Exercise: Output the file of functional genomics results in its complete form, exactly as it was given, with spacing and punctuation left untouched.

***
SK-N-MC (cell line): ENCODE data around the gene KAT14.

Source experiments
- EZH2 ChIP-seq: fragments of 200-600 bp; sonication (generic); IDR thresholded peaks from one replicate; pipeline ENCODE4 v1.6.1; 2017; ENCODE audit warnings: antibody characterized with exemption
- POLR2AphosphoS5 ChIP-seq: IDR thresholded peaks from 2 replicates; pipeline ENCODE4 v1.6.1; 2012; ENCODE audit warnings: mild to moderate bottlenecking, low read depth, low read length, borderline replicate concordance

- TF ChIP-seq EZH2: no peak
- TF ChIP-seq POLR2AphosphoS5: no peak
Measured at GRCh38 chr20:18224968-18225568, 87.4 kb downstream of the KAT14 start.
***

SK-N-MC (cell line): ENCODE data around the gene KAT14.

Source experiments
- EZH2 ChIP-seq: fragments of 200-600 bp; sonication (generic); IDR thresholded peaks from one replicate; pipeline ENCODE4 v1.6.1; 2017; ENCODE audit warnings: antibody characterized with exemption
- POLR2AphosphoS5 ChIP-seq: IDR thresholded peaks from 2 replicates; pipeline ENCODE4 v1.6.1; 2012; ENCODE audit warnings: mild to moderate bottlenecking, low read depth, low read length, borderline replicate concordance

- TF ChIP-seq EZH2: no peak
- TF ChIP-seq POLR2AphosphoS5: no peak
Measured at GRCh38 chr20:18224968-18225568, 87.4 kb downstream of the KAT14 start.